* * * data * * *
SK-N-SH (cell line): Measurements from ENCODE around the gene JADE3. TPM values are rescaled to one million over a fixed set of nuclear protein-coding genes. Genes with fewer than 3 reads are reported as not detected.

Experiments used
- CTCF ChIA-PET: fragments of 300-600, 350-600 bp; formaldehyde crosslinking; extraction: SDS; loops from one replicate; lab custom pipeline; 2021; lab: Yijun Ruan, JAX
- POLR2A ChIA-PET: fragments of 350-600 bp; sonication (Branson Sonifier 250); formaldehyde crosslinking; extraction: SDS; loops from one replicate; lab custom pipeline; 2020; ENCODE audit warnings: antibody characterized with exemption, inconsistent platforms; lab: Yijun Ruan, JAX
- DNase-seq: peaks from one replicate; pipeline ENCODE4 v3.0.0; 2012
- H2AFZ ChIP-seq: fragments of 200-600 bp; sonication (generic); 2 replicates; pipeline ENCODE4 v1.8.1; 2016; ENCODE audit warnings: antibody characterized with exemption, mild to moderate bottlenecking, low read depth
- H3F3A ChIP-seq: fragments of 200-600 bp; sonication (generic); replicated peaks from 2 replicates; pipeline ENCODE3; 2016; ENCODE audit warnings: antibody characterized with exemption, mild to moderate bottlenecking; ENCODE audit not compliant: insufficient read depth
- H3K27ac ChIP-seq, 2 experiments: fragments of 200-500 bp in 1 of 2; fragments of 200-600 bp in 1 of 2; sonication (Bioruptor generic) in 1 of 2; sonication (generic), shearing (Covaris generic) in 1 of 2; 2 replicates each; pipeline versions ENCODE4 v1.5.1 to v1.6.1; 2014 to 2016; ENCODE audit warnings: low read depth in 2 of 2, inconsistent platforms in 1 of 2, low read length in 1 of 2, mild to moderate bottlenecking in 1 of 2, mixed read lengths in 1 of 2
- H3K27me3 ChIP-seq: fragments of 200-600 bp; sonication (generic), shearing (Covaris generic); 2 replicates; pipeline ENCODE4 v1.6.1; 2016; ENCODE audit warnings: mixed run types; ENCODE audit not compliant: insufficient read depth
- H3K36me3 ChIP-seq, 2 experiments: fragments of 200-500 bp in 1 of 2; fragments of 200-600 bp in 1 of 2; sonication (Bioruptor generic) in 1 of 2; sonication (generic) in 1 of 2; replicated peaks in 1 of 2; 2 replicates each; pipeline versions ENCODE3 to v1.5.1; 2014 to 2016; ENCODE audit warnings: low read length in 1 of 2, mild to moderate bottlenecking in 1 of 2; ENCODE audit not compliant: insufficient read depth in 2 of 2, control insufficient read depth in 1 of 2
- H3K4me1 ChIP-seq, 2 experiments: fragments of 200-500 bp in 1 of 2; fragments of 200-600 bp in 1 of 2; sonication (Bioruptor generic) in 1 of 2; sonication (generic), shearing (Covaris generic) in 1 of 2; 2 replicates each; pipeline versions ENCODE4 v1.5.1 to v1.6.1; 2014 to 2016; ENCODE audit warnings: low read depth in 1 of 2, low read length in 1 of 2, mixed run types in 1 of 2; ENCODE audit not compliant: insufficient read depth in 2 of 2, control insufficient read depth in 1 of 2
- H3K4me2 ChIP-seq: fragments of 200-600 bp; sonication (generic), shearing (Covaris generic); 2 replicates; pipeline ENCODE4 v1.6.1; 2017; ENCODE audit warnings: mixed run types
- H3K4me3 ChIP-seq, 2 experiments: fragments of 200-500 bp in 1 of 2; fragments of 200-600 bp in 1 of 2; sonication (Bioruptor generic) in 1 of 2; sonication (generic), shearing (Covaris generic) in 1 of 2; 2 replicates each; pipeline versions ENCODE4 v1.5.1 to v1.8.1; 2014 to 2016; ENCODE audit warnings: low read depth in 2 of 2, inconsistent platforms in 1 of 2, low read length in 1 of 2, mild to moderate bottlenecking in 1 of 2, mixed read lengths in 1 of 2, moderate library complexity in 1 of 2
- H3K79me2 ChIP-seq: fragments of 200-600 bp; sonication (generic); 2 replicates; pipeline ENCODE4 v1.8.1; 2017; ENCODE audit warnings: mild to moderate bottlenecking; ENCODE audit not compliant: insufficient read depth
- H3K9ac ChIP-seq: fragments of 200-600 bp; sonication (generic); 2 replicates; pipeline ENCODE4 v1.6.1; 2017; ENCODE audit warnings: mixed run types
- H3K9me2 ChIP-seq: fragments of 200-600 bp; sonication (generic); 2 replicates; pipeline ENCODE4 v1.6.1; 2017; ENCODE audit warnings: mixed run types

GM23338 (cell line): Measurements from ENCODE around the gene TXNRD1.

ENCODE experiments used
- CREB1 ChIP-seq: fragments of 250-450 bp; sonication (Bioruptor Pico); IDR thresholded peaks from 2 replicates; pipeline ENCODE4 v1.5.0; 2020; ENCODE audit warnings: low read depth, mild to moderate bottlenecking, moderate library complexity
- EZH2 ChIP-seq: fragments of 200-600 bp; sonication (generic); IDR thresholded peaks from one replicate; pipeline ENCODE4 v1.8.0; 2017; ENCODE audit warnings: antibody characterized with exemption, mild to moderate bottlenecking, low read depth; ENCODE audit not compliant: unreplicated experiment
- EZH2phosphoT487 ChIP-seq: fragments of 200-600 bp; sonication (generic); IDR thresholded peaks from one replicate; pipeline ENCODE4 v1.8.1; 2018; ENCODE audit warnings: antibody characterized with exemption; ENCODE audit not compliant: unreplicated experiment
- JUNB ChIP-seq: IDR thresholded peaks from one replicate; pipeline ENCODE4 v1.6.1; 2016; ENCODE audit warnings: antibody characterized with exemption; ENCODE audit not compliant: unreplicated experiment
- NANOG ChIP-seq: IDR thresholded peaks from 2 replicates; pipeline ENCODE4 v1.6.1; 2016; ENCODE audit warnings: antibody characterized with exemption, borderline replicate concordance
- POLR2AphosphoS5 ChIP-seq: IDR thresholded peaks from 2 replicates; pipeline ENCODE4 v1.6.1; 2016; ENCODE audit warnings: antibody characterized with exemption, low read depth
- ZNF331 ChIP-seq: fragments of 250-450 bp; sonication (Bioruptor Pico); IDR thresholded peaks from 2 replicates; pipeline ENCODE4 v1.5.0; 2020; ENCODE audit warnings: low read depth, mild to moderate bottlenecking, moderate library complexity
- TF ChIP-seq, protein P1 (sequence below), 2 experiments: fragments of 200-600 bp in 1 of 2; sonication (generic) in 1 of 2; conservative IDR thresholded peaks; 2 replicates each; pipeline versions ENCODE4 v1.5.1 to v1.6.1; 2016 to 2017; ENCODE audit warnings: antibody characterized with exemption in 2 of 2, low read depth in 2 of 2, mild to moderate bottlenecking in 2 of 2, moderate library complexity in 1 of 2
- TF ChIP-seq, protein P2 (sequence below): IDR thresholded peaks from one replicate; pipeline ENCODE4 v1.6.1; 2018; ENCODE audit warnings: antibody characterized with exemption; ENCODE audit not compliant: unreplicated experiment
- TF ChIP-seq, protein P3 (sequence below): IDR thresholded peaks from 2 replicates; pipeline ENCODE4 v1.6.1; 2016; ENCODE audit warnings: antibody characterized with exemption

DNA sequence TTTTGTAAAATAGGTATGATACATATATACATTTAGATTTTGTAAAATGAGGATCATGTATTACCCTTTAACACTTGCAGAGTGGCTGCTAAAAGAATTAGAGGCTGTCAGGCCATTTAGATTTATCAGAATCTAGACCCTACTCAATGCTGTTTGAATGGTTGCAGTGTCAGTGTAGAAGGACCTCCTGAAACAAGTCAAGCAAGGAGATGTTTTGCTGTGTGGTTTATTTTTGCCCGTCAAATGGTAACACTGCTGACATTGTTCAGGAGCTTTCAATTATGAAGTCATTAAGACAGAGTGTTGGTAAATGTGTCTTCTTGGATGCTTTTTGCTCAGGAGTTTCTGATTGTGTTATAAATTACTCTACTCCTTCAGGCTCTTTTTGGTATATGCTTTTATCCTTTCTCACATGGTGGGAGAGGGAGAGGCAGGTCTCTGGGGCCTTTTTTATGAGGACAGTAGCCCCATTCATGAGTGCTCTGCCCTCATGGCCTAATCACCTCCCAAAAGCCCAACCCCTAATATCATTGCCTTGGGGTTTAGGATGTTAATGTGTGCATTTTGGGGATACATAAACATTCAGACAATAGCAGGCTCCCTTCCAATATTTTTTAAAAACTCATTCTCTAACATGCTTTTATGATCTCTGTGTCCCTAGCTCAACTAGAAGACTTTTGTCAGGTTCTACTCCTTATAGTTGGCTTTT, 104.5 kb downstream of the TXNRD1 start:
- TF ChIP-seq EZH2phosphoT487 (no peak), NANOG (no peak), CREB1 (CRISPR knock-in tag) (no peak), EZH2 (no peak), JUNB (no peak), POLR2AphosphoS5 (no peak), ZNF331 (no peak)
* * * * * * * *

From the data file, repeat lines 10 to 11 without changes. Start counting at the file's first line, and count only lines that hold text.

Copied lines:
- H3K36me3 ChIP-seq, 2 experiments: fragments of 200-500 bp in 1 of 2; fragments of 200-600 bp in 1 of 2; sonication (Bioruptor generic) in 1 of 2; sonication (generic) in 1 of 2; replicated peaks in 1 of 2; 2 replicates each; pipeline versions ENCODE3 to v1.5.1; 2014 to 2016; ENCODE audit warnings: low read length in 1 of 2, mild to moderate bottlenecking in 1 of 2; ENCODE audit not compliant: insufficient read depth in 2 of 2, control insufficient read depth in 1 of 2
- H3K4me1 ChIP-seq, 2 experiments: fragments of 200-500 bp in 1 of 2; fragments of 200-600 bp in 1 of 2; sonication (Bioruptor generic) in 1 of 2; sonication (generic), shearing (Covaris generic) in 1 of 2; 2 replicates each; pipeline versions ENCODE4 v1.5.1 to v1.6.1; 2014 to 2016; ENCODE audit warnings: low read depth in 1 of 2, low read length in 1 of 2, mixed run types in 1 of 2; ENCODE audit not compliant: insufficient read depth in 2 of 2, control insufficient read depth in 1 of 2